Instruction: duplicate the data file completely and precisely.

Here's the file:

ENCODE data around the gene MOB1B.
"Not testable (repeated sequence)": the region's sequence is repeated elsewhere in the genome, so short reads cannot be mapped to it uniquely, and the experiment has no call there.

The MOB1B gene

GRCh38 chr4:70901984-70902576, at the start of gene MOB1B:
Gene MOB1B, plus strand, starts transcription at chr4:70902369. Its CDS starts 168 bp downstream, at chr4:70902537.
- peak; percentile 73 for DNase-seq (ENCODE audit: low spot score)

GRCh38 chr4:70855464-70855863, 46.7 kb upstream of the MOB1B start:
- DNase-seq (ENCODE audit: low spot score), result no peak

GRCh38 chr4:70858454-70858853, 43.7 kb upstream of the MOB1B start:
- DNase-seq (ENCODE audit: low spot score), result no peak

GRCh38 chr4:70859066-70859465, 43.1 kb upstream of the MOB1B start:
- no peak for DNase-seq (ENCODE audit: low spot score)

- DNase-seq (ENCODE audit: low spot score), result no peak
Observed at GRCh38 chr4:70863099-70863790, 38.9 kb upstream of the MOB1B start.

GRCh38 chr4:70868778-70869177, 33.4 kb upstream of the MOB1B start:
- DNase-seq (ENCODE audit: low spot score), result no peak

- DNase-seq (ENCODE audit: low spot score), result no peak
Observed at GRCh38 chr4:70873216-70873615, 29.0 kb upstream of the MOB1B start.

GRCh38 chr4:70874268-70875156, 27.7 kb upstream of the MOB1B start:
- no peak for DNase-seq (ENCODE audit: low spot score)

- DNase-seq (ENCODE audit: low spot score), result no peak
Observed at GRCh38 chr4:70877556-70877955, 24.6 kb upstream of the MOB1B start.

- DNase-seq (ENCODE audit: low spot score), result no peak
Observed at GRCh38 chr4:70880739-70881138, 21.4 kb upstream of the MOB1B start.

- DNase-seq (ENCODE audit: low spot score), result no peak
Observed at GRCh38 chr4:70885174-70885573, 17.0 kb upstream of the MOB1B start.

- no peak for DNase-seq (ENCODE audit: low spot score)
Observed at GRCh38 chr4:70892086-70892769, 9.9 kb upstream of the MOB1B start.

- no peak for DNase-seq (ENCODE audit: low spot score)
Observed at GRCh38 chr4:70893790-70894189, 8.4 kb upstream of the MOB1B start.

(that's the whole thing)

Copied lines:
ENCODE data around the gene MOB1B.
"Not testable (repeated sequence)": the region's sequence is repeated elsewhere in the genome, so short reads cannot be mapped to it uniquely, and the experiment has no call there.

The MOB1B gene

GRCh38 chr4:70901984-70902576, at the start of gene MOB1B:
Gene MOB1B, plus strand, starts transcription at chr4:70902369. Its CDS starts 168 bp downstream, at chr4:70902537.
- peak; percentile 73 for DNase-seq (ENCODE audit: low spot score)

GRCh38 chr4:70855464-70855863, 46.7 kb upstream of the MOB1B start:
- DNase-seq (ENCODE audit: low spot score), result no peak

GRCh38 chr4:70858454-70858853, 43.7 kb upstream of the MOB1B start:
- DNase-seq (ENCODE audit: low spot score), result no peak

GRCh38 chr4:70859066-70859465, 43.1 kb upstream of the MOB1B start:
- no peak for DNase-seq (ENCODE audit: low spot score)

- DNase-seq (ENCODE audit: low spot score), result no peak
Observed at GRCh38 chr4:70863099-70863790, 38.9 kb upstream of the MOB1B start.

GRCh38 chr4:70868778-70869177, 33.4 kb upstream of the MOB1B start:
- DNase-seq (ENCODE audit: low spot score), result no peak

- DNase-seq (ENCODE audit: low spot score), result no peak
Observed at GRCh38 chr4:70873216-70873615, 29.0 kb upstream of the MOB1B start.

GRCh38 chr4:70874268-70875156, 27.7 kb upstream of the MOB1B start:
- no peak for DNase-seq (ENCODE audit: low spot score)

- DNase-seq (ENCODE audit: low spot score), result no peak
Observed at GRCh38 chr4:70877556-70877955, 24.6 kb upstream of the MOB1B start.

- DNase-seq (ENCODE audit: low spot score), result no peak
Observed at GRCh38 chr4:70880739-70881138, 21.4 kb upstream of the MOB1B start.

- DNase-seq (ENCODE audit: low spot score), result no peak
Observed at GRCh38 chr4:70885174-70885573, 17.0 kb upstream of the MOB1B start.

- no peak for DNase-seq (ENCODE audit: low spot score)
Observed at GRCh38 chr4:70892086-70892769, 9.9 kb upstream of the MOB1B start.

- no peak for DNase-seq (ENCODE audit: low spot score)
Observed at GRCh38 chr4:70893790-70894189, 8.4 kb upstream of the MOB1B start.